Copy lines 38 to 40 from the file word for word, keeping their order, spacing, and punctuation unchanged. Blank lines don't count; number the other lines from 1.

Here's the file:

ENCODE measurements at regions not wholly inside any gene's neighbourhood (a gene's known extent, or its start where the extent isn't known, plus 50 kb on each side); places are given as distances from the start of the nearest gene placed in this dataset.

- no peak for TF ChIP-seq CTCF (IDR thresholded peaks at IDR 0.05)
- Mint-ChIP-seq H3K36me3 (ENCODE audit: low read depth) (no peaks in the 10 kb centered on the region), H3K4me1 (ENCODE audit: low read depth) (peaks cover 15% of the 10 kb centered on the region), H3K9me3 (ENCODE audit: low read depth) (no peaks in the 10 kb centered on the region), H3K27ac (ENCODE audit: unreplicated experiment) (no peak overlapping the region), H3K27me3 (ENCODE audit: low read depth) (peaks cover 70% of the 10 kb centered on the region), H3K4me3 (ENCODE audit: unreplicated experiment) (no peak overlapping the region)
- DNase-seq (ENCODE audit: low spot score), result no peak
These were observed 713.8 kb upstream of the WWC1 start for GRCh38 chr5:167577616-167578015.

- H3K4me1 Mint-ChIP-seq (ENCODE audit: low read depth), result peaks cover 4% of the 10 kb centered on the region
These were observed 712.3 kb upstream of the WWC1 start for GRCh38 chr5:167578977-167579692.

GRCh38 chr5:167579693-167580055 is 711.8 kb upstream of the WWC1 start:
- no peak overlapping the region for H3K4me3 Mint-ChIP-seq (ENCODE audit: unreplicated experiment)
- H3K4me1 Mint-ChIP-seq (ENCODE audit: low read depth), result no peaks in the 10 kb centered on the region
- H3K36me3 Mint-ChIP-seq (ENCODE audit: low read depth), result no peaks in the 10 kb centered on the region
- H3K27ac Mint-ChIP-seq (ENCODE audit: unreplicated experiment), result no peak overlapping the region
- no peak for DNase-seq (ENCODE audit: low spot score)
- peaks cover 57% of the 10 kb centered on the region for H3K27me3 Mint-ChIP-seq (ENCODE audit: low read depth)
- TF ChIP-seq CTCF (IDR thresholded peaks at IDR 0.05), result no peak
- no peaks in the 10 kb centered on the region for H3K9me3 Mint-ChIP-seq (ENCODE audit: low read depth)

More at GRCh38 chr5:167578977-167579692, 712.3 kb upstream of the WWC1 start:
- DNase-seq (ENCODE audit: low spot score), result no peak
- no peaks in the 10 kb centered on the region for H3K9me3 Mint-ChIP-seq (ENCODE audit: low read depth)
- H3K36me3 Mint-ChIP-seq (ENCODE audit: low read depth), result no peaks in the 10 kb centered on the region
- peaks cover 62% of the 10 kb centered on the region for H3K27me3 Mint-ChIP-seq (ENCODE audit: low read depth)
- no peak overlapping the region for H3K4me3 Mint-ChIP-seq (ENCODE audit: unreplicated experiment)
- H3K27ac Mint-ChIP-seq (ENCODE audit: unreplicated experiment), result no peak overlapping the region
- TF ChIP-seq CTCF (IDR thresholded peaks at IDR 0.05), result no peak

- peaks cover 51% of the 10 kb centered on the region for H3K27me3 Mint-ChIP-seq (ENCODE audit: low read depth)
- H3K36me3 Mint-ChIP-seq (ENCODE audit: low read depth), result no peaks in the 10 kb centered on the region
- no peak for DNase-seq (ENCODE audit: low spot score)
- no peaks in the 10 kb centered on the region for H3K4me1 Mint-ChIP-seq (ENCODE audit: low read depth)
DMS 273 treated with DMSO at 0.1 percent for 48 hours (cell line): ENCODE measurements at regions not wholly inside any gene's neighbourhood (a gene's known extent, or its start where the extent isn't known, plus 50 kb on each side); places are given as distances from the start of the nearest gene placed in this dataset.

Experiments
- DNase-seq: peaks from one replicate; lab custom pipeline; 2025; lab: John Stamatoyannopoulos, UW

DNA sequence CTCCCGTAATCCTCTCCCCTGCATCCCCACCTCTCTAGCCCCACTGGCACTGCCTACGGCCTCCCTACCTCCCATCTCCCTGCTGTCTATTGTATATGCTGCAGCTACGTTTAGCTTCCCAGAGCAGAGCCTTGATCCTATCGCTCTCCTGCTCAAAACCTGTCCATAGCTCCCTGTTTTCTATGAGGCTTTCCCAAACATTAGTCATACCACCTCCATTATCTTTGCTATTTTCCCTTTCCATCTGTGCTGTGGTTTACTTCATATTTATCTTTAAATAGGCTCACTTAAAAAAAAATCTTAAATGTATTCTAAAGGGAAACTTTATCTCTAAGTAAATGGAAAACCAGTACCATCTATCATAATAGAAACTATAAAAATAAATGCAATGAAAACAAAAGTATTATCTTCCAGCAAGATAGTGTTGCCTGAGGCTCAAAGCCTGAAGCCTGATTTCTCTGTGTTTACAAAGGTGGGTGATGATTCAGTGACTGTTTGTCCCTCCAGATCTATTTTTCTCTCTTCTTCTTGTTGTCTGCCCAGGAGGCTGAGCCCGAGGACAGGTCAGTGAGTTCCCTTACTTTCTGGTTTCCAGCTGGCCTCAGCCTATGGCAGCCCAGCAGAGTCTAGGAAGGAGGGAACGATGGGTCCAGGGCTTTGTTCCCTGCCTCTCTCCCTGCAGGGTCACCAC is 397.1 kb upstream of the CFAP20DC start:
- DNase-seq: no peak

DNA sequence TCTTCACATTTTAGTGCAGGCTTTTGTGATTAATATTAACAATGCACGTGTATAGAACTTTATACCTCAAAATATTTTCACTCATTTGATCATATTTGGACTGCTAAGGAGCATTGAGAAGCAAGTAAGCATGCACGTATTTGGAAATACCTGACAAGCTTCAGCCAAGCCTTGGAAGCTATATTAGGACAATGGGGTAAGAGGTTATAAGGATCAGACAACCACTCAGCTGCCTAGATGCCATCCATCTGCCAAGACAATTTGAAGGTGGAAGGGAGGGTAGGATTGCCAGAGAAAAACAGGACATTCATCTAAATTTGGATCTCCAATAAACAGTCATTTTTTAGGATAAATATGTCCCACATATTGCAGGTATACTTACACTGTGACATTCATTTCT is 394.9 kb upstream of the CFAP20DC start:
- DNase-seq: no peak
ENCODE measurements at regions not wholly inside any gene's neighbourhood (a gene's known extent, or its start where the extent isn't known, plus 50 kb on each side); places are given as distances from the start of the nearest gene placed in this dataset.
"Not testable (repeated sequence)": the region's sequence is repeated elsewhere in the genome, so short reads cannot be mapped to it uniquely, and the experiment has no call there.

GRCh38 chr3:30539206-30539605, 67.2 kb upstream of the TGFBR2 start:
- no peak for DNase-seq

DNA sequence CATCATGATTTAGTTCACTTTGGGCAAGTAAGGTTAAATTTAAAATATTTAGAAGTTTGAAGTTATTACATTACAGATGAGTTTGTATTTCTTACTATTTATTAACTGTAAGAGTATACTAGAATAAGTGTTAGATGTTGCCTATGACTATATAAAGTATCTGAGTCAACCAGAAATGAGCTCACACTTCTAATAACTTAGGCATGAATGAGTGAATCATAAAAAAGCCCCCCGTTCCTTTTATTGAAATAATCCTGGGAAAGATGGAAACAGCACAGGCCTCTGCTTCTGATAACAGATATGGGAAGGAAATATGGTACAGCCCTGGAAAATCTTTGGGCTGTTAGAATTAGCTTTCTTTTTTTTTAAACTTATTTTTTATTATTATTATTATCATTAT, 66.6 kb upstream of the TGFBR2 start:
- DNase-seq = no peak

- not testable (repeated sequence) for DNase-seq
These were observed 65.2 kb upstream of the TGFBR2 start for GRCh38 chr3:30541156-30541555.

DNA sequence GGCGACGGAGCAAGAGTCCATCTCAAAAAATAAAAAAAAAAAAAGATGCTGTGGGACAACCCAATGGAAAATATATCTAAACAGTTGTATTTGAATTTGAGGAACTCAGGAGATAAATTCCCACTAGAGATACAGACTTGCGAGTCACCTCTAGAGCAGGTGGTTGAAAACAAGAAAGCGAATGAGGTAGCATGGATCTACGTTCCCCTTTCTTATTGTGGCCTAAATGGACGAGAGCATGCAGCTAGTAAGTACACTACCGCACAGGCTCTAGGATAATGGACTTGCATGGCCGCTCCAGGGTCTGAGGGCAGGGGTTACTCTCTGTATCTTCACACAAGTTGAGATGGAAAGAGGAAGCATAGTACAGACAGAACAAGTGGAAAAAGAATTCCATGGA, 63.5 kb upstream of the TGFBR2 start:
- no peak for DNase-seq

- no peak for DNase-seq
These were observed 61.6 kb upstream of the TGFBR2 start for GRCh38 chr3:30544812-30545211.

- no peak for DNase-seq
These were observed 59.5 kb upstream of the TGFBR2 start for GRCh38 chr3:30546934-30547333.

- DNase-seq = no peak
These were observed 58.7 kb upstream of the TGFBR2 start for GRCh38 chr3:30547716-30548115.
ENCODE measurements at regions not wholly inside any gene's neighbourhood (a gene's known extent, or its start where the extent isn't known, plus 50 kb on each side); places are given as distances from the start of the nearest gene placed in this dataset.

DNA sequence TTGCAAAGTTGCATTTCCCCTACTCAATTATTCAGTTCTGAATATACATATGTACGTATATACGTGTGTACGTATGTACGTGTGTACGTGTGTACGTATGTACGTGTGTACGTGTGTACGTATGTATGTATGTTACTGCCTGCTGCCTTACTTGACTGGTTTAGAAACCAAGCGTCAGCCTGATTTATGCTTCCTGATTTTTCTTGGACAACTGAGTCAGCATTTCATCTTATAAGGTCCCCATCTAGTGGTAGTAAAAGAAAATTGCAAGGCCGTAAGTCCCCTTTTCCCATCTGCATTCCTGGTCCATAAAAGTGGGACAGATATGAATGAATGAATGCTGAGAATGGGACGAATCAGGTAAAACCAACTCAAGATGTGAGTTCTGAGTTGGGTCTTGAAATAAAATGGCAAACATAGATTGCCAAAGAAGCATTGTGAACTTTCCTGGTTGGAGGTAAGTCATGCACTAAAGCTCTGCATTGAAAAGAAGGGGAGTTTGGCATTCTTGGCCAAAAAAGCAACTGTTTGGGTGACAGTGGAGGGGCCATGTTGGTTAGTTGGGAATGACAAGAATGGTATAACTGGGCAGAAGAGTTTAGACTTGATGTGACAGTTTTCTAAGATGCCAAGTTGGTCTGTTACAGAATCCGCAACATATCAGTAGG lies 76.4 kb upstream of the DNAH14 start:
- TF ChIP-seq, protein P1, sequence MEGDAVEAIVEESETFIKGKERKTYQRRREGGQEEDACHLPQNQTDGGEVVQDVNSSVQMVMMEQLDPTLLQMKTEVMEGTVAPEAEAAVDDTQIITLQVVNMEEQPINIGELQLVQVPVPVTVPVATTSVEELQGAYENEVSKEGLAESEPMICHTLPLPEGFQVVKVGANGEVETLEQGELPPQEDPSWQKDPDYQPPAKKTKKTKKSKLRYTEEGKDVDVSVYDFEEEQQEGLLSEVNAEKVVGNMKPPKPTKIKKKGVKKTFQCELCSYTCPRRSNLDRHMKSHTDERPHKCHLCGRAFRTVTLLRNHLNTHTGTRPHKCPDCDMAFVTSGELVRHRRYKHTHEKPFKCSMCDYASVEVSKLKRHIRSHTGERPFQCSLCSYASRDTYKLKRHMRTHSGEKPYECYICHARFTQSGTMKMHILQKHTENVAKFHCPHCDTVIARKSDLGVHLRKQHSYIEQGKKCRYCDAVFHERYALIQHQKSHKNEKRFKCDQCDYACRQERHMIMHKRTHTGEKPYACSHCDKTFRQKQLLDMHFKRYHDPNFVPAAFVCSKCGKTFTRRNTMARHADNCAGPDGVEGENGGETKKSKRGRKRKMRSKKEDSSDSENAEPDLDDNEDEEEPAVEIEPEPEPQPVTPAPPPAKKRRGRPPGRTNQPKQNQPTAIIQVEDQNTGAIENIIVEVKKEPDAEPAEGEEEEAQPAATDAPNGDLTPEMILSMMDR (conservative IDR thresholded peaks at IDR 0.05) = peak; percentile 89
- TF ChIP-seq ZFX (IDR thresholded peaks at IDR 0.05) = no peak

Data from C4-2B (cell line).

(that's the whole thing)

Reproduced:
GRCh38 chr3:30539206-30539605, 67.2 kb upstream of the TGFBR2 start:
- no peak for DNase-seq

DNA sequence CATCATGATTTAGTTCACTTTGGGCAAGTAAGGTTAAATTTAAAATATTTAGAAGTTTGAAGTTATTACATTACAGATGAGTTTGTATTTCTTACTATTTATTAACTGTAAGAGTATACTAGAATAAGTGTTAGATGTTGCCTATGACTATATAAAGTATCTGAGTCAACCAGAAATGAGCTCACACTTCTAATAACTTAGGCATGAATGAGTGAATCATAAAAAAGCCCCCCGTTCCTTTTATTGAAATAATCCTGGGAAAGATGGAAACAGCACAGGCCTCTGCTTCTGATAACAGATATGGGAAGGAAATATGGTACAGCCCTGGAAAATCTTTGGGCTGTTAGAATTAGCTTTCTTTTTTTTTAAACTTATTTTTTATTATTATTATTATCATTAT, 66.6 kb upstream of the TGFBR2 start: